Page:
After the calm comes the storm.
On Tuesday night, Theresa May got a surprising boost when Tory MPs rallied round her in a series of amendment votes on Brexit.
Brexiteers and Remainers called an uneasy truce to back proposals to replace the controversial Irish backstop in the Prime Minister’s withdrawal deal.
However, in the cold light of Wednesday, senior EU voices have put on a unified, co-ordinated front and told Mrs May in no uncertain terms the Irish backstop is not up for renegotiation.
At home, the truces Mrs May has struck – with hard-line Brexiteers and the DUP particularly – remain unsteady, making it incredibly difficult to predict what will happen next week, let along by March 29.
So here’s a handy guide of what we probably think will happen:
1. May goes back to Brussels
Mrs May is due to speak to the European Council president Donald Tusk on Wednesday evening.
And while there has been no immediate announcement of any plan for Mrs May to visit Brussels, it is expected she will visit in the near future to discuss the Withdrawal Agreement as Brexit day draws ever closer.
MEPs are due to debate Brexit after an address from European Commission president Jean-Claude Juncker but the EU’s chief Brexit negotiator said the bloc’s position was ‘very clear’.
Mr Juncker met the European commissioners on Wednesday morning to discuss new plans for dealing with a no-deal Brexit, said a spokesman.
Corbyn and May open talks
Mr Corbyn is to meet Mrs May on Wednesday afternoon to discuss Brexit, having boycotted earlier cross-party talks.
The Labour leader said he was ready to discuss a ‘sensible’ approach to Brexit after MPs voted on Tuesday night to rule out no-deal.
But with both leaders seemingly poles apart on how to move forward with Brexit – on issues including no deal and a customs union, it is unlikely that any consensus between the pair can be reached.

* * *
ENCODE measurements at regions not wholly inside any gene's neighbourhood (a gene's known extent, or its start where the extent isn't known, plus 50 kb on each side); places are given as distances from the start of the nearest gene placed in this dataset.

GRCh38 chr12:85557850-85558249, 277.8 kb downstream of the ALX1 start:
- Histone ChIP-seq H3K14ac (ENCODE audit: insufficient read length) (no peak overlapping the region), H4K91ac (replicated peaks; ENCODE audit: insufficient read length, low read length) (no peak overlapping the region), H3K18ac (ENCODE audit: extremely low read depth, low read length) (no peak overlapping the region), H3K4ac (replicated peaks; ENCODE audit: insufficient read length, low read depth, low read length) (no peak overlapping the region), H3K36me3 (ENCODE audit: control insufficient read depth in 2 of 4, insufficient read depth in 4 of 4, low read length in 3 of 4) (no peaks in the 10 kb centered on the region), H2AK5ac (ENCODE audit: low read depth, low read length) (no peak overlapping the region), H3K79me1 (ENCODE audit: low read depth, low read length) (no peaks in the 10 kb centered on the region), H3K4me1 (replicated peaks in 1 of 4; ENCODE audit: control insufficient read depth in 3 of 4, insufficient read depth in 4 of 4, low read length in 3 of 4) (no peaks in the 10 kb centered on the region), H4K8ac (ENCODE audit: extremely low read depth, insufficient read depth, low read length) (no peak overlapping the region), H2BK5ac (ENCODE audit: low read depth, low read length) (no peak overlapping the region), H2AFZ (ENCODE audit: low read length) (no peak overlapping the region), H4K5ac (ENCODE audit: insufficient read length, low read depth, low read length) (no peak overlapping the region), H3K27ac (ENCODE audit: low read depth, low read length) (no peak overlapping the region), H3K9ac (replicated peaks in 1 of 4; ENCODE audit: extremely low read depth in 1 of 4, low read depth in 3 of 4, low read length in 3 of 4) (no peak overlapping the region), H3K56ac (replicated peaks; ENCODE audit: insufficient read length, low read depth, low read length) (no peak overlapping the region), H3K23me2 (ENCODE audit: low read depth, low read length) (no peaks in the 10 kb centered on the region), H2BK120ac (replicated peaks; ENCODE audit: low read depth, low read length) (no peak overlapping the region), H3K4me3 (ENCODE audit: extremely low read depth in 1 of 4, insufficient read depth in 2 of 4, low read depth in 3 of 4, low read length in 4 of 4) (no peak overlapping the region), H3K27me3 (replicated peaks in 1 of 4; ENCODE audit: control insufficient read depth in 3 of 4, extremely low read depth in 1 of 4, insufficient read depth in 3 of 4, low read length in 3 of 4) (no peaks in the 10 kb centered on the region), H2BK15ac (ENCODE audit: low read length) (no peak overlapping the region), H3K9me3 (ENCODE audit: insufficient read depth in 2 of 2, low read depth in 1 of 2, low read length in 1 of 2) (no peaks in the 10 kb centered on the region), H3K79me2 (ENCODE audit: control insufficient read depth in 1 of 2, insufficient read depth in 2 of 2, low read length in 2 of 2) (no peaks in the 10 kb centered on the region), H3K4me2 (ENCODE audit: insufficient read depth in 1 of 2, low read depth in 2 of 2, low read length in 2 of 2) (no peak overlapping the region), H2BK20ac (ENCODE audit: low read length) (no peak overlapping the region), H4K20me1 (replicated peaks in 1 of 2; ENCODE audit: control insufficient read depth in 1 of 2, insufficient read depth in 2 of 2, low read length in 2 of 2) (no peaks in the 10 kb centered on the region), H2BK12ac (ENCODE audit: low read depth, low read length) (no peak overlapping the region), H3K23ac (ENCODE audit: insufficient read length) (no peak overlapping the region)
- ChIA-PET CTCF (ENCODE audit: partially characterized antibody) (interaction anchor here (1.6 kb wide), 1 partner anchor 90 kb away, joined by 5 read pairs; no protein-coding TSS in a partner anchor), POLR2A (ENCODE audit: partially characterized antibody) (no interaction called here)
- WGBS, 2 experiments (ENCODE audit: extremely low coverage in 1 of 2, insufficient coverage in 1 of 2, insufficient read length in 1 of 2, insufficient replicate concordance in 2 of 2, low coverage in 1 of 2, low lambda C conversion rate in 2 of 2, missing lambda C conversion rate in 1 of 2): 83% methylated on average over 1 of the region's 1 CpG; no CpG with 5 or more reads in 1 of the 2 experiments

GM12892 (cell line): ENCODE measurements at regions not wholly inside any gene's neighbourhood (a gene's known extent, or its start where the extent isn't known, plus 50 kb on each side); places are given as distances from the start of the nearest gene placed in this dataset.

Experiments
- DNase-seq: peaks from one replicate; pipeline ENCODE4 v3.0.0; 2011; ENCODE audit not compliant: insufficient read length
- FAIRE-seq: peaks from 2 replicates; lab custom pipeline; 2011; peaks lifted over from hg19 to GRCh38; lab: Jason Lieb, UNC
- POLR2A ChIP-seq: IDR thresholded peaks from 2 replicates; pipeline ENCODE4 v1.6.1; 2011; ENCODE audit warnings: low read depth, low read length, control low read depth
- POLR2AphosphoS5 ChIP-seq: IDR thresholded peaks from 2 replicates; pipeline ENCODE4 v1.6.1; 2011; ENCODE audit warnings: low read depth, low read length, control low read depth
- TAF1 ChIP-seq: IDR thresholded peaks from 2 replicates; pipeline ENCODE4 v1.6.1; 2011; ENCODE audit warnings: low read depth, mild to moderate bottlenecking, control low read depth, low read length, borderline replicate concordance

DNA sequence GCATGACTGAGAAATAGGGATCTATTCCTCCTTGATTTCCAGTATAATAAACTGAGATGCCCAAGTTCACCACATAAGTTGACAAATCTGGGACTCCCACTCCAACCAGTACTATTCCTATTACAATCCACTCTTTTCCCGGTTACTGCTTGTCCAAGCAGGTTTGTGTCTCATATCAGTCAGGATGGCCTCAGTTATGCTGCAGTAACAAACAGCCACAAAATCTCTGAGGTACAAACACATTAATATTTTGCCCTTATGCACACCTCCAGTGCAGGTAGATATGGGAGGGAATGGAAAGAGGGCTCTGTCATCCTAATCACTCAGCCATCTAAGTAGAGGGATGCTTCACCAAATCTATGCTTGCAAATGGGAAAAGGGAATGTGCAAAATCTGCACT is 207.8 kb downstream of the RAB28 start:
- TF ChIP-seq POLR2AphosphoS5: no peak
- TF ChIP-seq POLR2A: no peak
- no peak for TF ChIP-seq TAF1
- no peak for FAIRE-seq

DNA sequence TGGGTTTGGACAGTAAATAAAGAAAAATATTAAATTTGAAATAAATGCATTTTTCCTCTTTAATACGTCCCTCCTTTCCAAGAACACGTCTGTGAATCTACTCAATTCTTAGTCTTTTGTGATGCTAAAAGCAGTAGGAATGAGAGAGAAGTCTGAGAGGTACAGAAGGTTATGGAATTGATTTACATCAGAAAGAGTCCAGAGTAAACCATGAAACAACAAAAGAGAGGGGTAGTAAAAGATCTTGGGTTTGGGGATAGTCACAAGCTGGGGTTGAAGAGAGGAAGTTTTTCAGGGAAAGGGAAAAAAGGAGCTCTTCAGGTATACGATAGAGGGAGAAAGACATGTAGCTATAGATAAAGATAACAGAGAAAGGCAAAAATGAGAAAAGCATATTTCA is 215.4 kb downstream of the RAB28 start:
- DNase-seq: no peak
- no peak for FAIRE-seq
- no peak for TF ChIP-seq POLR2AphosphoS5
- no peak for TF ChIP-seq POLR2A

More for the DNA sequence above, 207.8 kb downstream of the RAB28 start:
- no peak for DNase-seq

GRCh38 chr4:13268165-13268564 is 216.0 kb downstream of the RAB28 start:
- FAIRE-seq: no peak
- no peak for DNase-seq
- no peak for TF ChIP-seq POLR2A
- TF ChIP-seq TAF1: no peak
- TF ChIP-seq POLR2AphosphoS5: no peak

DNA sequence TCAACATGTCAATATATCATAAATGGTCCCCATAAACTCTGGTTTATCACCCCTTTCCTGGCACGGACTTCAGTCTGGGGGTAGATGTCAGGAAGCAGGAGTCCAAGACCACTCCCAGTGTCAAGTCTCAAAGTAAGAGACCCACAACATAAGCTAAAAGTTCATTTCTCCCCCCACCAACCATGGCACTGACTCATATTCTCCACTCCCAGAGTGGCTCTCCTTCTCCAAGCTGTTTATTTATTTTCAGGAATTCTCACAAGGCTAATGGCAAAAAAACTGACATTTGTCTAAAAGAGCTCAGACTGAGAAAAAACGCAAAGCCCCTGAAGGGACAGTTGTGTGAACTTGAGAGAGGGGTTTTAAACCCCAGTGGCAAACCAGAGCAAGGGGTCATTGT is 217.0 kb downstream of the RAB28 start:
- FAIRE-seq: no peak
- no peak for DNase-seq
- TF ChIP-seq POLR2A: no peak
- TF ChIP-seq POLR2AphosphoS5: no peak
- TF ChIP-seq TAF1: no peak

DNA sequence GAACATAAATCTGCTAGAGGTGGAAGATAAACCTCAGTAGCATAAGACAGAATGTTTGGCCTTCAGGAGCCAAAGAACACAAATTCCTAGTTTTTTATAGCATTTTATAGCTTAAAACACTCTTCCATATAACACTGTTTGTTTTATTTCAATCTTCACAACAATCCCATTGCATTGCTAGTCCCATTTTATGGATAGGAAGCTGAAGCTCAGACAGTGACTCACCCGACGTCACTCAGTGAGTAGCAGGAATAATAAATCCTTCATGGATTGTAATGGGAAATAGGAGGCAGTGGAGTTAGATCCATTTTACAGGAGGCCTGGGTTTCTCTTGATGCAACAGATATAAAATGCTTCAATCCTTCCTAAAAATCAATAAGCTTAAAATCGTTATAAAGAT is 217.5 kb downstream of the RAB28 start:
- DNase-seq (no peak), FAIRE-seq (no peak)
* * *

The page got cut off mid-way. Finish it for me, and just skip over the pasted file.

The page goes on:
Shadow international trade secretary Barry Gardiner said Mr Corbyn has not backtracked by agreeing to speak with Mrs May while no-deal Brexit remains a possibility.
MPs to vote again
A second meaningful vote on Brexit is set to take place on February 13th.
As it stands, Mrs May has commanded a fragile majority of backbenchers, who rallied round the Brady amendment on Tuesday night.
The Prime Minister, attempting to now negotiate the terms of the backstop with a stubborn EU, may have a two-week honeymoon period before facing MPs for the second vote.
If she fails in her bid to change the backstop, Tory Leavers and Remainers are likely to turn on her yet again.
The Brexit deadline
As it stands, Britain is set to exit the EU on March 29th but with the Commons divided on the issue, it is not yet clear whether this deadline will be missed.
However, the chances of an extension to Article 50 became less likely after MPs rejected two proposals to delay Brexit by extending the two-year negotiation process if Mrs May was unable to secure an acceptable agreement by February 26th.
Whether Britain leaves the EU without a deal or whether one is in place by the time Brexit day comes around is currently up in the air.
But the PM faces a potential split in her party – and another threat to her leadership – if she agrees to delay Brexit.